Stirling University Hockey Team Suspended From Sport For Sexist Chant

Students filmed chanting sexist and offensive songs on a public bus have been suspended from representing their university, it has been confirmed.

Members from Stirling University's hockey team were investigated after the video, which has now received over 108,000 views, was uploaded onto YouTube. The shocking footage, dubbed 'Busgate', has provoked heavy criticism, due to chants including:

"A lady came into the store one day, asking for a German method of coal extraction.. A German method of coal extraction she wanted.. Mein shaft she got."

Despite females on the bus verbally protesting the song and claiming to find the chants "quite scary", the team continued:

"A lady came into the store one day asking for a lady train. A lady train she wanted.. A miscarriage she got."

Stirling University has responded to the "threatening and aggressive" behaviour with a statement reiterating the university's policy, The Tab reported.

Chief Operating Officer Eileen Schofield said: “The university takes incidents of this nature very seriously. Where appropriate, disciplinary action will be taken.”

A letter has since been sent out to 11,000 students at the institution, whilst all sports teams will have anti-sexism training to prevent similar incidents occurring.

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Deputy Principle John Gardner also commented on the incident, branding the act "completely unacceptable."

"A full investigation was conducted this week by the Students' Union and upon receipt of their report I will take appropriate institutional action," he told STV news.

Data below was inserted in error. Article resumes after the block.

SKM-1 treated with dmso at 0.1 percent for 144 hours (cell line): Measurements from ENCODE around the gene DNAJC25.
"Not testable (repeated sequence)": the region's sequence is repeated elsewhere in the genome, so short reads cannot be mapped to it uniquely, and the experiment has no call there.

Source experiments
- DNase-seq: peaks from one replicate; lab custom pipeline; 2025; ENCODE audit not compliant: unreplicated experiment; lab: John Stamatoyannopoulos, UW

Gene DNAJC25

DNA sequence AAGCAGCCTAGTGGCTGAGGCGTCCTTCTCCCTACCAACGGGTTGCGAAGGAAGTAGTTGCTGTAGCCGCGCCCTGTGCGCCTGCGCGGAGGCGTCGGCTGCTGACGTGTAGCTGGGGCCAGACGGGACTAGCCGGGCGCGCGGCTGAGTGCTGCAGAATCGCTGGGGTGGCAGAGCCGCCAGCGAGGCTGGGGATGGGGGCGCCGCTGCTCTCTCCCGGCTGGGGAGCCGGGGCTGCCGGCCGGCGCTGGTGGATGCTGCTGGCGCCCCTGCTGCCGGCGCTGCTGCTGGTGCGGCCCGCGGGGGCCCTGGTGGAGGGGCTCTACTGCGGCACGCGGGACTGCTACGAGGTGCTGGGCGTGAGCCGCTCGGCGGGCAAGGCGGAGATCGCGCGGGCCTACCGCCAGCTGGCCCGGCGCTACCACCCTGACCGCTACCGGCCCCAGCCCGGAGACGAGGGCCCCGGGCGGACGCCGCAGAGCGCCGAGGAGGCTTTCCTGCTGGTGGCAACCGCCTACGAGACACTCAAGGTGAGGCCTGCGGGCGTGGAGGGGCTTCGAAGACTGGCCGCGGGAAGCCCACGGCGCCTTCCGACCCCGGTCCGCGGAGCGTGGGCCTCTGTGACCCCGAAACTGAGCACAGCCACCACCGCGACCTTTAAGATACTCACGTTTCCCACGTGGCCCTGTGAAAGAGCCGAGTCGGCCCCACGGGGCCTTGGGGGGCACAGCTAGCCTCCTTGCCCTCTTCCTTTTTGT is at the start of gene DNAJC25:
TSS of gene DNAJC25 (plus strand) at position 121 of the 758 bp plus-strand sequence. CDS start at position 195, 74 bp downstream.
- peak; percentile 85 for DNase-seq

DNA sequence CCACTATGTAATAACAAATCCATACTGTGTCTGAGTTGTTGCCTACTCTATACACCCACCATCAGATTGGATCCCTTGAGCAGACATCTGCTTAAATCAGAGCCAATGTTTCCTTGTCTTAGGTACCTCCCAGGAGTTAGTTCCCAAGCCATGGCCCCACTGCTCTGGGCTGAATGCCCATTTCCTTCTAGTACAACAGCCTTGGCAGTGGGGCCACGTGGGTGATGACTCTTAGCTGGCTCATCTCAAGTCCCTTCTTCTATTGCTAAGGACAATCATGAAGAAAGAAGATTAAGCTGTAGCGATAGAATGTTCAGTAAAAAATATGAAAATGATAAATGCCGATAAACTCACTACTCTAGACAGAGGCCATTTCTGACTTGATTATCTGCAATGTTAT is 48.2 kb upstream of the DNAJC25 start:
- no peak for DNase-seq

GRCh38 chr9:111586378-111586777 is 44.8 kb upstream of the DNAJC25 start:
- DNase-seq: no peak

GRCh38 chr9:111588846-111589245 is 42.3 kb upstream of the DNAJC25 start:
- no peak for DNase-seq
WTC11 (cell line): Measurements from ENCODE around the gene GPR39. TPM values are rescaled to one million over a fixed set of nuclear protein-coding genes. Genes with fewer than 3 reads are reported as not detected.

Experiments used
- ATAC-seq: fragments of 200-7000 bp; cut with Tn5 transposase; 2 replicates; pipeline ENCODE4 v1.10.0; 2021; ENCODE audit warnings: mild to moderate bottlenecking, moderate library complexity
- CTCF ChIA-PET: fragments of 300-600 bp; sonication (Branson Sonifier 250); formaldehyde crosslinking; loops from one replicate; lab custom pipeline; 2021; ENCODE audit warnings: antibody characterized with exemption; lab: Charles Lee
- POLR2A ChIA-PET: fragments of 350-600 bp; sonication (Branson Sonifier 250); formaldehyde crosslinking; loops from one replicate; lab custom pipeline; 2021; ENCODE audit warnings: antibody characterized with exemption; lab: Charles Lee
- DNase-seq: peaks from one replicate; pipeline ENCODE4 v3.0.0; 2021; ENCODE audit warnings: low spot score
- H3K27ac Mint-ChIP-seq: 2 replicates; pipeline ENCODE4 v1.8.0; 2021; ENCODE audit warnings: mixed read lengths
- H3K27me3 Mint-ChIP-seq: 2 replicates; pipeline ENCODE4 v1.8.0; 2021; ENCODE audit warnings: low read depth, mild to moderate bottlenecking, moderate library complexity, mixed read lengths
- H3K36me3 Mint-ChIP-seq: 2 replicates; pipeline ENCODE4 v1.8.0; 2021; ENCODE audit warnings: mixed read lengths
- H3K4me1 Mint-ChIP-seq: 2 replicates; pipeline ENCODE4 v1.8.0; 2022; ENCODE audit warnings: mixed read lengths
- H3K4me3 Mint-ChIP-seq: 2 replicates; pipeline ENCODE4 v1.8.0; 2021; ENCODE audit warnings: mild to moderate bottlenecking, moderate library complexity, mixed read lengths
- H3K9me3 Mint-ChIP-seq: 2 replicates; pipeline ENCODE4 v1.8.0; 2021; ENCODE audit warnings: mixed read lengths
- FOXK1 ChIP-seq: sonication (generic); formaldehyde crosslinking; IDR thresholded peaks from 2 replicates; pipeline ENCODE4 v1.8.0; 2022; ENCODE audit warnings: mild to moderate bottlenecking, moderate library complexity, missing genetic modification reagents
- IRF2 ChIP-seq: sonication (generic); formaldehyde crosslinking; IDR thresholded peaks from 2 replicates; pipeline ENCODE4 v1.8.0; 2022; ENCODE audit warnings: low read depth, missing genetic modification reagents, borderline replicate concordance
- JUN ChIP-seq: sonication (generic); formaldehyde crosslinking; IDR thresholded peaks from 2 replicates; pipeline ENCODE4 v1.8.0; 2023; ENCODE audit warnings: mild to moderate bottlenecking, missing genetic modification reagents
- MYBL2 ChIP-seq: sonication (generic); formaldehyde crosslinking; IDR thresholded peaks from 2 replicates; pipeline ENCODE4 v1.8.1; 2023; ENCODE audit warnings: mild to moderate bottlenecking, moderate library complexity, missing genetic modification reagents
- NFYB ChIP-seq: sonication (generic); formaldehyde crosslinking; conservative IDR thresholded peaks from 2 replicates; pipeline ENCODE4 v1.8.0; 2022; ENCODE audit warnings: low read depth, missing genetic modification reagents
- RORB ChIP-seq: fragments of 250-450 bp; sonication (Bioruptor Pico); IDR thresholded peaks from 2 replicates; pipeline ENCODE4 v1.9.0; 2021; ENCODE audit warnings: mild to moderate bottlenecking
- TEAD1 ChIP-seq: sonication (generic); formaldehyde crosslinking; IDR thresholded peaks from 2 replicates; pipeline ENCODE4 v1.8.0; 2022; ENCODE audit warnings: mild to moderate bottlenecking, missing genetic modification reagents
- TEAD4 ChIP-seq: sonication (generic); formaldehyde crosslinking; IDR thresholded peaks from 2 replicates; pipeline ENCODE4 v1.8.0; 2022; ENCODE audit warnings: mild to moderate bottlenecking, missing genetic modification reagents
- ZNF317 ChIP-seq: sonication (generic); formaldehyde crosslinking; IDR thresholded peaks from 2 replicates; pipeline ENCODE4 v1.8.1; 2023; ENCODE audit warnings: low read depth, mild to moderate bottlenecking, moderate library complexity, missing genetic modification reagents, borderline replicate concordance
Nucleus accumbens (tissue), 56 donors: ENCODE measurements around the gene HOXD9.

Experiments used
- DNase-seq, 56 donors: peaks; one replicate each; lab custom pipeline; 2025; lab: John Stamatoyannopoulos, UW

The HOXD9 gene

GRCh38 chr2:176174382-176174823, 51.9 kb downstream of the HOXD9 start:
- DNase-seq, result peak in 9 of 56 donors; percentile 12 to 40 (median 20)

The university is currently working with bus operators Firstgroup Scotland to help identify the students involved, but it is not yet known if the hockey team is to be permanently banned from representing the institution.

The ban comes a week after the video was first uploaded to YouTube and the backlash featured in national news across the UK, sparking a larger debate about 'lad culture'.

In a blog for HuffPost UK, Stirling University student Liam Beattie wrote: "To some of my fellow 'lads' of Britain I make this simple call to you - don't pretend that making sexist chants on a bus can be passed off as a "bit of a laugh". And no, I don't have a badge on my lapel titled, "Political Correctness Police" - but if you want to strut about like peacocks showing off who's got the largest set of feathers then don't do it in public for the world to see your idiotic behaviour."

He added: "The social aspect of the student experience is very much dominated by the alpha-male sporting teams, whether that be in the Student Union or in the local bars.

"During my time, there were many occasions where similar chanting would take place by groups such as the hockey team and this would simply be brushed aside as lads having some "banter". Of course Stirling is not alone in this type of behaviour; however the focus on sport does allow this culture to imbed itself within the student community."

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